Option Two consists of a compromise plan offered by the NAB, that focuses on longer announcements aired in higher listening hours with a more significant publicity push in the last months of the digital transition. This option requires an average of 16 PSAs and 16 "crawls, snipes and/or tickers" per week between the hours of 5 am and 1 am. Four each of these PSAs and crawls, snipes and/or tickers must air between 6 pm and 11:35 pm Eastern/Pacific time (5 and 10:35 PM in Central and Mountain time zones). Each PSA must be at least 30 seconds long, or stations can substitute two 15 second PSAs for a 30 second spot. Option Two also requires a 30 minute infomercial on the DTV transition to be shown once prior to February 17, 2009.
Beginning November 10, 2008 (100 days prior to the transition), Option Two requires enhanced disclosure That disclosure can take any of the following forms:
- Graphic Display. A graphic super-imposed during programming content that reminds
viewers graphically there are “x number of days” until the full-power transition. They
will be visually instructed to call a toll-free number and/or visit a Website for details.
The length of time will vary from 5 to 15 seconds, at the discretion of the station.
- Animated Graphic. A moving or animated graphic that ends up as a countdown
reminder. It would remind viewers that there are “x number of days” until the fullpower
transition. They will be visually instructed to call a toll-free number and/or
visit a Website for details. The length of time will vary from 5 to 15 seconds, at the
discretion of the station.
- Graphic and Audio Display. Option #1 or option #2 with an added audio component.
The length of time will vary from 5 to 15 seconds, at the discretion of the station.
- Longer Form Reminders. Stations can choose from a variety of longer form options to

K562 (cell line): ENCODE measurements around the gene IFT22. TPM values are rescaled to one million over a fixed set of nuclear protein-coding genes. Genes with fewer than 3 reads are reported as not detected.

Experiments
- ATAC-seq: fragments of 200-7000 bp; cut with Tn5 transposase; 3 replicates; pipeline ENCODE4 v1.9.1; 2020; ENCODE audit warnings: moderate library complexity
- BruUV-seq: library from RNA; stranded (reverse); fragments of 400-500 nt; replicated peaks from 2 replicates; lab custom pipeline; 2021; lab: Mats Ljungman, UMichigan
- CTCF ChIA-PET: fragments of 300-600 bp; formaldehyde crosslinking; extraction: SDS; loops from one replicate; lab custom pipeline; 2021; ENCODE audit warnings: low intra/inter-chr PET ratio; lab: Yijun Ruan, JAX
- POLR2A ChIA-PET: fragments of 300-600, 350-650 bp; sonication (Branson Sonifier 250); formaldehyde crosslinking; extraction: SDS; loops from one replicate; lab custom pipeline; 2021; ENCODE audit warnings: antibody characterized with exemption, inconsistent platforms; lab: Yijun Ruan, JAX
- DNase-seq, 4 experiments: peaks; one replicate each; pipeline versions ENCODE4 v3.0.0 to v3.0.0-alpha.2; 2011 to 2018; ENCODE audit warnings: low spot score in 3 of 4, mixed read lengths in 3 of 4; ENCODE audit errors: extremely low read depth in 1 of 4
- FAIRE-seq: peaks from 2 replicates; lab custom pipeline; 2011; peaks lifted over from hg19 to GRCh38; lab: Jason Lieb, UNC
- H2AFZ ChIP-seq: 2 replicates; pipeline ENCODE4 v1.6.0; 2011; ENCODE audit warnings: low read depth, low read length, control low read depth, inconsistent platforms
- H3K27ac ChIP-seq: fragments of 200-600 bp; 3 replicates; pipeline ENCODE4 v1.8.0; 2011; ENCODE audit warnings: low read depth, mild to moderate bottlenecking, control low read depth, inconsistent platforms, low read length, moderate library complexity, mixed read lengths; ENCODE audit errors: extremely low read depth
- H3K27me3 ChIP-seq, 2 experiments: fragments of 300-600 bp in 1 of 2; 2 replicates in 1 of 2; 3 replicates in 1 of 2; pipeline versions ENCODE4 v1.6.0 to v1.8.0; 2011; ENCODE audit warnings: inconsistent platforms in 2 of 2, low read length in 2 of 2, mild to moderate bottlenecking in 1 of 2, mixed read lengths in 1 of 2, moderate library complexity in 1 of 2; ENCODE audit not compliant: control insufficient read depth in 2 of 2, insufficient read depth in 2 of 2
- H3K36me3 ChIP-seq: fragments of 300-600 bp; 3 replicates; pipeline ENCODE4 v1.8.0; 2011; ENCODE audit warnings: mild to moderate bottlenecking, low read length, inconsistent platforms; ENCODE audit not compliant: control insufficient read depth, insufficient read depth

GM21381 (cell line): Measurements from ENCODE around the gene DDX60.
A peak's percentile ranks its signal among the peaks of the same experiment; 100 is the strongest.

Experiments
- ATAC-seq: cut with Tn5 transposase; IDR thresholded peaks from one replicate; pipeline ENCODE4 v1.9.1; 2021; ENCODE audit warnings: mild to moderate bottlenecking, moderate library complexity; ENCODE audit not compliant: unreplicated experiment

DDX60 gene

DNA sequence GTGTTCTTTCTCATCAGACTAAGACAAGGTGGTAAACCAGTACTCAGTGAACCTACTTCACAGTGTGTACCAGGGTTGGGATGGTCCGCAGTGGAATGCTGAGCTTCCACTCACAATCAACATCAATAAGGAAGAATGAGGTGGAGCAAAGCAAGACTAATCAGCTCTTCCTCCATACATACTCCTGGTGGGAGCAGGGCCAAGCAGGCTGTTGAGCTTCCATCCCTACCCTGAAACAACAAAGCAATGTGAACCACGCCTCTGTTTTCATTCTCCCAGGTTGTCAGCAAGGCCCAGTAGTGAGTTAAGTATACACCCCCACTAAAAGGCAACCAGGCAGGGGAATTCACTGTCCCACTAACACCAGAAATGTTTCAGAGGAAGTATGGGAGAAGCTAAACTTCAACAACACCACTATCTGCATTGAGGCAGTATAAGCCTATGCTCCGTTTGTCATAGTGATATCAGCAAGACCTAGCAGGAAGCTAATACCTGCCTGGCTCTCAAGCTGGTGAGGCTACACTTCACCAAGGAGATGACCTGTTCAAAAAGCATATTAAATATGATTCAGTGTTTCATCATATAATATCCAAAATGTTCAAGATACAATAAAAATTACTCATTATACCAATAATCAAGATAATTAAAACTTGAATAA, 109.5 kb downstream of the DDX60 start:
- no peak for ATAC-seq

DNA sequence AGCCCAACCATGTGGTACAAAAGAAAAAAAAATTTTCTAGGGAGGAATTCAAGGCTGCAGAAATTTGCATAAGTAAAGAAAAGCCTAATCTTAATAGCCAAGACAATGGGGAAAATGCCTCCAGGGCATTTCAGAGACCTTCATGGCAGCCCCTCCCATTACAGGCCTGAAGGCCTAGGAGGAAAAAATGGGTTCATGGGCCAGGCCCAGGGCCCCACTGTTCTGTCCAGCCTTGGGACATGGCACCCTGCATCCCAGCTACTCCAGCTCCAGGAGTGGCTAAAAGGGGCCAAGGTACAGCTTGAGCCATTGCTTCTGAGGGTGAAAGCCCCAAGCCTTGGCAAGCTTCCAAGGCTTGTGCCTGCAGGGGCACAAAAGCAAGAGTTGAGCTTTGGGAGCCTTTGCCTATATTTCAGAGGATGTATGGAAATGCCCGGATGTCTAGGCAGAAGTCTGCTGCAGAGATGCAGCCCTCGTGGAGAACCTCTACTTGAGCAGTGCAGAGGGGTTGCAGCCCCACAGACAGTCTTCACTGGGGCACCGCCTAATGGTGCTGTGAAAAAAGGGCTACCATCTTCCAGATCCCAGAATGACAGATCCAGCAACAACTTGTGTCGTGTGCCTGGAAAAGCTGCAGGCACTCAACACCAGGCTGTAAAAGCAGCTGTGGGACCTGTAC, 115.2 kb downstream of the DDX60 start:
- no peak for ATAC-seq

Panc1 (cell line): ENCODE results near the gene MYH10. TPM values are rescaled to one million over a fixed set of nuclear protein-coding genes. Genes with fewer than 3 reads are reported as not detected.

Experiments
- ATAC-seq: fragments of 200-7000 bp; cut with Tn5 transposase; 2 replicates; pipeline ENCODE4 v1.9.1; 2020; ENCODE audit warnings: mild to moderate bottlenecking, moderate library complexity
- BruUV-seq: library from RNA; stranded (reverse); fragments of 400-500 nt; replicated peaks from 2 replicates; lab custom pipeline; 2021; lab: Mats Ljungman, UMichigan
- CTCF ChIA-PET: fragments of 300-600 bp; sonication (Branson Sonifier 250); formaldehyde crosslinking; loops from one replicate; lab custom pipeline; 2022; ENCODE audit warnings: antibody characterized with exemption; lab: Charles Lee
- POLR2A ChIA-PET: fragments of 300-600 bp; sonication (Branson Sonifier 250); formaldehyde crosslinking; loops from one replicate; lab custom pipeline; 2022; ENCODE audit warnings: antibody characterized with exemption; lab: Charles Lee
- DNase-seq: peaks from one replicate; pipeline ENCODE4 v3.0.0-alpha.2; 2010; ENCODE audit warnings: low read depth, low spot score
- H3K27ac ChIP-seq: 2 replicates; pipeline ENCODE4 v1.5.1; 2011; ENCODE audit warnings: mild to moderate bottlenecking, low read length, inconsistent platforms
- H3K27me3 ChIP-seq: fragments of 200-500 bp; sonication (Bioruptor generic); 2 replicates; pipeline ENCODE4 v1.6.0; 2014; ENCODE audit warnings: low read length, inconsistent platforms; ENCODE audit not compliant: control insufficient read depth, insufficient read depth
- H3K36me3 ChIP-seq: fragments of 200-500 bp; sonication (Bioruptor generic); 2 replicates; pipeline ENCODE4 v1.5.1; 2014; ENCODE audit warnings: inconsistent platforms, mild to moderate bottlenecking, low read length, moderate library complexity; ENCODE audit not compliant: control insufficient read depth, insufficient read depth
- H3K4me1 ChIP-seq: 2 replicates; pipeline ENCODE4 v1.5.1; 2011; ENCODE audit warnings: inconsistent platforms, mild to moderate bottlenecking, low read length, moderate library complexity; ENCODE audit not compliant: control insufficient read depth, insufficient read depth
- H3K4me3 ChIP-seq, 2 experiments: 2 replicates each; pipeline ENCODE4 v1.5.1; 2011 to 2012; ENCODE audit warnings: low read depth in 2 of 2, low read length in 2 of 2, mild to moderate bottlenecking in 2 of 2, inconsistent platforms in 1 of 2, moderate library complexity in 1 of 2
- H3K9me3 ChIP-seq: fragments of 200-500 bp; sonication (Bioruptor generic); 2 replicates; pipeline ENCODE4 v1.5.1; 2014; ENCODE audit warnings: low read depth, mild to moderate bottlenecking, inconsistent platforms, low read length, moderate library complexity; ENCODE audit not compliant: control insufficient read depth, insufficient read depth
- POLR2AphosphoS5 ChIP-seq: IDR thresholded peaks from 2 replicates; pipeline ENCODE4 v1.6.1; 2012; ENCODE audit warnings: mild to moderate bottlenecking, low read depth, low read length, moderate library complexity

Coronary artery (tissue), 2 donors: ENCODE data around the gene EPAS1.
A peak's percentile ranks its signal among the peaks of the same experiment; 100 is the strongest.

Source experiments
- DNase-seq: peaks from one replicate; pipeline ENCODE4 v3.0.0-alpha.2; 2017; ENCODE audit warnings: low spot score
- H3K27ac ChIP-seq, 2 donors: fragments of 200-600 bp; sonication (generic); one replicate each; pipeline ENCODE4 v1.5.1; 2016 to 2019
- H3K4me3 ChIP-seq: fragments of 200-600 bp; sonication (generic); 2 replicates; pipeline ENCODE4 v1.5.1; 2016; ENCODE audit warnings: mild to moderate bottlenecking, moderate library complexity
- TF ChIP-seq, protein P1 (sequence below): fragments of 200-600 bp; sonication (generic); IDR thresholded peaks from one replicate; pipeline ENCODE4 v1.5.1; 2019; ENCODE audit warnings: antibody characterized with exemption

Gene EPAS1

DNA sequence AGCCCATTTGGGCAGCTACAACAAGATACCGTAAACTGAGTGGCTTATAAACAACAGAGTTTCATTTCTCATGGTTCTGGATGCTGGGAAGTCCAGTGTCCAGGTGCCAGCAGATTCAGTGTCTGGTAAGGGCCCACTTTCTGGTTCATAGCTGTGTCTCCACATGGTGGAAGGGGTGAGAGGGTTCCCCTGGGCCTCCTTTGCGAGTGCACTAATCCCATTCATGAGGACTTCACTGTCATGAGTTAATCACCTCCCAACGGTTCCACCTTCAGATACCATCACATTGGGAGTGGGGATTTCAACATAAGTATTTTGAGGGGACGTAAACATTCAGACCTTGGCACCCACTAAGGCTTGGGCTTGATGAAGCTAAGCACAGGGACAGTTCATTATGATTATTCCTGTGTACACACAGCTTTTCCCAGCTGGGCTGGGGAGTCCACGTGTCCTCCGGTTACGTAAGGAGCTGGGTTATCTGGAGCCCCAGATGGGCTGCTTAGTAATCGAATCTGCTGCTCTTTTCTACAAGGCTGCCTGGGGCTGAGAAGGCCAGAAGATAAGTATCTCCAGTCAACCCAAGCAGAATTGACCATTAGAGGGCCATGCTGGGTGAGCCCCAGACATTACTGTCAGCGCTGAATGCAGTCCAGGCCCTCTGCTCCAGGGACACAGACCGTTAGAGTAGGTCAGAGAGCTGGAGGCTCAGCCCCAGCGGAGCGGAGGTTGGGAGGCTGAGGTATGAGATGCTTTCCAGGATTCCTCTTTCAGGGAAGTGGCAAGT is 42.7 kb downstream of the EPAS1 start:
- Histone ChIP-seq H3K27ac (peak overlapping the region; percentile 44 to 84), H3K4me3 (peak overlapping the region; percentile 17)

communicate the countdown message. Examples might include an “Ask the Expert”
segment where viewers can call in to a phone bank and ask knowledgeable people
their questions about the transition.95 The length of these segments will vary from 2
minutes to 5 minutes, at the discretion of the station (Some stations may also choose
to include during newscasts DTV “experts” who may be asked questions by the
anchor or reporter about the impending February 17, 2009, deadline).
Noncommercial stations may either Option One or Option Two, or they can select a special option created solely for them. Option Three consists of 60 seconds per day of consumer education of the station’s choosing, of which 7 1/2 minutes per month must air between 6 pm and midnight. This requirement doubles on May 1, 2008 and, on November 1, 2008, it triples to 180 seconds per day, of which 22.5 minutes per month must air between 6 pm and midnight. Option Three also requires the 30 minute infomercial, which must air once between 8 am and 11:35 pm before February 17, 2009.
All of the options described above apply to both analog and primary digital stream channels and require PSAs to be closed captioned. They also require the quarterly filing by each station of a new FCC Form 388, beginning April 10, 2008 and ending April 10, 2009, detailing the station’s compliance with its chosen option as well as other (optional) station outreach efforts. That form is filed electronically with the FCC, placed in a station’s public file, and posted on a station’s website.
The FCC also established educational initiative requirements applicable to multichannel video programming distributors (MVPDs) and consumer electronics manufacturers. Briefly, MVPDs such as cable and satellite carriers must provide bill stuffers. Manufacturers of TV receivers, converter boxes, DVD players and other devices that work with TV receivers must also provide consumer notices about the digital transition with their equipment.
There are no requirements applicable to translators, Class A or low power TV stations, although the FCC encourages them to advise viewers that they may continue to receive these analog stations after February 17, 2009. They are also asked to encourage viewers buying DTV converters to get ones that will continue to pass through their analog signals.
Stations should take whatever steps are necessary to comply with the above requirements, since they become effective upon Federal Register publication, which could happen very quickly. The FCC hopes that all of these consumer education requirements will help insure that no one is taken by surprise when full power analog broadcasting ceases on February 17, 2009.